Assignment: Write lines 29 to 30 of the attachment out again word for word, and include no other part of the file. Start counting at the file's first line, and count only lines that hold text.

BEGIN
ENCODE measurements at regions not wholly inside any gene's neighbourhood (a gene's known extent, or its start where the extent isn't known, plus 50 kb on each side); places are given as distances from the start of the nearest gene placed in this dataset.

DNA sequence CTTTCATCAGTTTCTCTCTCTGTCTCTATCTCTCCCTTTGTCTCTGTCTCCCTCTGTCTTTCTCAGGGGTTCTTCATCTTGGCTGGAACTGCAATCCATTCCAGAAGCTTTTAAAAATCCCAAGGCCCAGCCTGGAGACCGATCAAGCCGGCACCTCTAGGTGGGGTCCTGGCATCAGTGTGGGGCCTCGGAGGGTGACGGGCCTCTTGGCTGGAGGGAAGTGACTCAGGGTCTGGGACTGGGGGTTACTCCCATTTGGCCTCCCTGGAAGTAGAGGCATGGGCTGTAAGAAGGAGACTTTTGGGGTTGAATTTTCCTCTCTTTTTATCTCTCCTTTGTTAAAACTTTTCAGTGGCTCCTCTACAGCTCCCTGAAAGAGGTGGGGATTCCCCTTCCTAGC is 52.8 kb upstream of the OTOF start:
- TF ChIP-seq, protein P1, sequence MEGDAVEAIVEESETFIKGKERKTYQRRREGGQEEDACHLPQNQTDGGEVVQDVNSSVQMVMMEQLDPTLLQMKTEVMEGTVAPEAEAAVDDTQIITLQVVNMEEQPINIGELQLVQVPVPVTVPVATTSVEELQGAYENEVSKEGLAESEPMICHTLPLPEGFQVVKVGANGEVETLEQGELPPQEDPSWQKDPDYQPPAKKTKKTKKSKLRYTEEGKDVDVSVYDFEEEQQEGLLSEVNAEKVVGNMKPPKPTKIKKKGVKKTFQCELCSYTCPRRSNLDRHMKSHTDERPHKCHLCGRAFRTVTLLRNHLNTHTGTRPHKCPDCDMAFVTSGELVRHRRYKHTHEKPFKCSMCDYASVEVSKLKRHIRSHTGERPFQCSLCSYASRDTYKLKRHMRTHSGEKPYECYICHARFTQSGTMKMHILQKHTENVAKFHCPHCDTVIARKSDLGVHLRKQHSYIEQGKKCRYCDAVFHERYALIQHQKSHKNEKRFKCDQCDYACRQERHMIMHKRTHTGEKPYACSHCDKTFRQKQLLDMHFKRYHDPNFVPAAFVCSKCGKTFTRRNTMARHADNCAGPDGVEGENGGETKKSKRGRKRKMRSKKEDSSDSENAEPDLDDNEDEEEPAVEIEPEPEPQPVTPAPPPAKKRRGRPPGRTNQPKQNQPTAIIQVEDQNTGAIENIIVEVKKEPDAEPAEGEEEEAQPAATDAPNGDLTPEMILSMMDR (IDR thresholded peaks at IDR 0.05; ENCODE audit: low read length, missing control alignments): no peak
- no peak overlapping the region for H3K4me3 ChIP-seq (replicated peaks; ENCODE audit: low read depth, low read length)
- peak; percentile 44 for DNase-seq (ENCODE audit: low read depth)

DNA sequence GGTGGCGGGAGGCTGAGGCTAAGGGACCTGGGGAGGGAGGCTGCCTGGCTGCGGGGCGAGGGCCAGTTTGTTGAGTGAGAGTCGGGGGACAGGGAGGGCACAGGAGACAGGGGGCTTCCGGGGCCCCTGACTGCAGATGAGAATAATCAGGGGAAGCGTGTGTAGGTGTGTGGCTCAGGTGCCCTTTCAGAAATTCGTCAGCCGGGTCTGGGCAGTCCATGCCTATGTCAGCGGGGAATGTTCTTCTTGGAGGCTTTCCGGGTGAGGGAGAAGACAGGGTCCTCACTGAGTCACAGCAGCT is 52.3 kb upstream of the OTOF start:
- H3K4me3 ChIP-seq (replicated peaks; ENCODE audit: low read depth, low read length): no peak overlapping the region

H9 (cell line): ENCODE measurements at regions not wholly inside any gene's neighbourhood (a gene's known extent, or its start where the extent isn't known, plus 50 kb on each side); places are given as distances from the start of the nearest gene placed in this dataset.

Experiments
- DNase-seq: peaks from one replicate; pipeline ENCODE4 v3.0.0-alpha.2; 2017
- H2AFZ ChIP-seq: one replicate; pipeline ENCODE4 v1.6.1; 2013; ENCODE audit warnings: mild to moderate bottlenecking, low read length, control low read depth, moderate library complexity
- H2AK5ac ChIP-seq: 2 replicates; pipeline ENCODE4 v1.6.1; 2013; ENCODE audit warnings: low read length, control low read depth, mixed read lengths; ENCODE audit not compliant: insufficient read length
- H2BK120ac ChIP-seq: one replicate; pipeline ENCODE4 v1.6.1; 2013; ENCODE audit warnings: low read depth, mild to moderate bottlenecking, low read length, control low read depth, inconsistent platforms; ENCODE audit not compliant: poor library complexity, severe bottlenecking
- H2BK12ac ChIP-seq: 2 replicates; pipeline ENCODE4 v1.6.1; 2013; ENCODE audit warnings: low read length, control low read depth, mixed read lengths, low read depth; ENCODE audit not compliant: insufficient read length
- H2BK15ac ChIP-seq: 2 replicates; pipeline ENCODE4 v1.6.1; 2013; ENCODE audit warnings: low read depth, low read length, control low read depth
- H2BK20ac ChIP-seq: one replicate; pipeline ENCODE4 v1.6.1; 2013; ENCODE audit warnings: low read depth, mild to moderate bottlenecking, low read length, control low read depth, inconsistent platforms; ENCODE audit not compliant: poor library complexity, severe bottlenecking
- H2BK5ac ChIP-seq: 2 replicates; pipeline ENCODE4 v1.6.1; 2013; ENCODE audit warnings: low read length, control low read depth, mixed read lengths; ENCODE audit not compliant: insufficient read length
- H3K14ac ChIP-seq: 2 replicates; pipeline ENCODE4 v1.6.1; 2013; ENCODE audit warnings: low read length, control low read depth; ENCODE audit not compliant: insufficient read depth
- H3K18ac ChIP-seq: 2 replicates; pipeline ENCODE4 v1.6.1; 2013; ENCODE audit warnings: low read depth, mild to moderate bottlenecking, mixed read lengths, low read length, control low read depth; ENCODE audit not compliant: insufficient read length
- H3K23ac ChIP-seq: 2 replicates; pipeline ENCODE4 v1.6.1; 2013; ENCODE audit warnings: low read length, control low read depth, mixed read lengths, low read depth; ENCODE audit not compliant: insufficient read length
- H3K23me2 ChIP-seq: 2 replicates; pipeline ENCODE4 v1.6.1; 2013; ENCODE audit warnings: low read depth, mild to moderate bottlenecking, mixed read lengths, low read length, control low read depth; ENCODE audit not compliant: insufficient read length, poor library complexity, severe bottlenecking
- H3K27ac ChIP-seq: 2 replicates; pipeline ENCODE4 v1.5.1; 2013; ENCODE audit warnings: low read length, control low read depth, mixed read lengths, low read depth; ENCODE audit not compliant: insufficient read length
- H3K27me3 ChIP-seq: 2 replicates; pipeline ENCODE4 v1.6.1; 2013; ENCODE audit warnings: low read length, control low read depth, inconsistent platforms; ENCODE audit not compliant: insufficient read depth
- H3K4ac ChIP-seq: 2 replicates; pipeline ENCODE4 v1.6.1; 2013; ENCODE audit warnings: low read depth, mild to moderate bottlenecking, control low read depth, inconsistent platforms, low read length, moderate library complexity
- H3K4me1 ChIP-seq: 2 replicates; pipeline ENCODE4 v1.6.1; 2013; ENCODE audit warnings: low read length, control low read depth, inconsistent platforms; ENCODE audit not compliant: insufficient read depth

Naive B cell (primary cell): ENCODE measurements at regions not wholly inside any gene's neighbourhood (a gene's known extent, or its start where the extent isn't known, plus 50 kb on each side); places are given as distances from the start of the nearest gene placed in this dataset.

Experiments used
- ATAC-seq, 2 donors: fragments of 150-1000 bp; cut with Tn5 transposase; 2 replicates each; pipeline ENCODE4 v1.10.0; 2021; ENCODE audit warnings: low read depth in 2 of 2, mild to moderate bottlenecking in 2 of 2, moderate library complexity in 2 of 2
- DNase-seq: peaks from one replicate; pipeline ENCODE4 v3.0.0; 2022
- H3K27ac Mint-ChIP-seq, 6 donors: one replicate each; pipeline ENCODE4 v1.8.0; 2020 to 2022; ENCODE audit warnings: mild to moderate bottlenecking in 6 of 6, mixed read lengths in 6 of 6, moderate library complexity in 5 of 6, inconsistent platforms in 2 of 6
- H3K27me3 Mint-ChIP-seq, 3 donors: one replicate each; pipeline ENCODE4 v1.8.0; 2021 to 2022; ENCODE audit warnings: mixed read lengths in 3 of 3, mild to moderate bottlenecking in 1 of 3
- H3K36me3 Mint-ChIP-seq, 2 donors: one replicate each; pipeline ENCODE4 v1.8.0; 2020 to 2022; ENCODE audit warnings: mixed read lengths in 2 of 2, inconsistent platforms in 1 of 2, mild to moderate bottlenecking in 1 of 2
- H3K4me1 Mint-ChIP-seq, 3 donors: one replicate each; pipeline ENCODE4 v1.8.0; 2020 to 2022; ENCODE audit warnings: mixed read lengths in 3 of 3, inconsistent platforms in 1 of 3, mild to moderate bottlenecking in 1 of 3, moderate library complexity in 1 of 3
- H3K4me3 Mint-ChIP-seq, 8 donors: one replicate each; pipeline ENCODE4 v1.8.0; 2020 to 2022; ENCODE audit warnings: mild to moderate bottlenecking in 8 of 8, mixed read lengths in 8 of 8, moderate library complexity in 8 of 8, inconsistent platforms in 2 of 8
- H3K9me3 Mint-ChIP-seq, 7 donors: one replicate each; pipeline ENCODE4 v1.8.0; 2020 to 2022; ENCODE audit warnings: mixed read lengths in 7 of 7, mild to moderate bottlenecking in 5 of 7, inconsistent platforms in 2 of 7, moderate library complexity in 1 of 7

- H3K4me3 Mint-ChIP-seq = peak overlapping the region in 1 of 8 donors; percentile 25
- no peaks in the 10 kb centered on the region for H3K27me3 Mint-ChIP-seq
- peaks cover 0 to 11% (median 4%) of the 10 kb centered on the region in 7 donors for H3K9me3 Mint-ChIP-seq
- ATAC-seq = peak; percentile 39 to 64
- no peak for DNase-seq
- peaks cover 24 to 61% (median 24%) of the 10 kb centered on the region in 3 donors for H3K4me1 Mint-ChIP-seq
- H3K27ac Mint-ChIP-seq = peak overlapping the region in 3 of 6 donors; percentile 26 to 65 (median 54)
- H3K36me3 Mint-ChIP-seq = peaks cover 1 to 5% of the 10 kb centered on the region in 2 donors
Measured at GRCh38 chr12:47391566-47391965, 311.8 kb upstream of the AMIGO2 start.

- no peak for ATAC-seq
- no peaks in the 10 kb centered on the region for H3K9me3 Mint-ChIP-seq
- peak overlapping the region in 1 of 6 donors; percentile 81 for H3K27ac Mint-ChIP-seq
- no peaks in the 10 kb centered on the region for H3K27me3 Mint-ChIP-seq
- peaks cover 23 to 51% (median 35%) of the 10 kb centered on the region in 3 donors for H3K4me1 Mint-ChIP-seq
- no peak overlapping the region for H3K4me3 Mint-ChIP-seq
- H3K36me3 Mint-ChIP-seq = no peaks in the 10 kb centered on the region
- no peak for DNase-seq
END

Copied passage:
- DNase-seq: peaks from one replicate; pipeline ENCODE4 v3.0.0; 2022
- H3K27ac Mint-ChIP-seq, 6 donors: one replicate each; pipeline ENCODE4 v1.8.0; 2020 to 2022; ENCODE audit warnings: mild to moderate bottlenecking in 6 of 6, mixed read lengths in 6 of 6, moderate library complexity in 5 of 6, inconsistent platforms in 2 of 6